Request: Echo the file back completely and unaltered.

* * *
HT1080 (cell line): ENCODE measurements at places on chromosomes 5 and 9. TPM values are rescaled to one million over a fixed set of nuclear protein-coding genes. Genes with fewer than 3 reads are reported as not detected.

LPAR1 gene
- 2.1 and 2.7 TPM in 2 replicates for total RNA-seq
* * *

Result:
HT1080 (cell line): ENCODE measurements at places on chromosomes 5 and 9. TPM values are rescaled to one million over a fixed set of nuclear protein-coding genes. Genes with fewer than 3 reads are reported as not detected.

LPAR1 gene
- 2.1 and 2.7 TPM in 2 replicates for total RNA-seq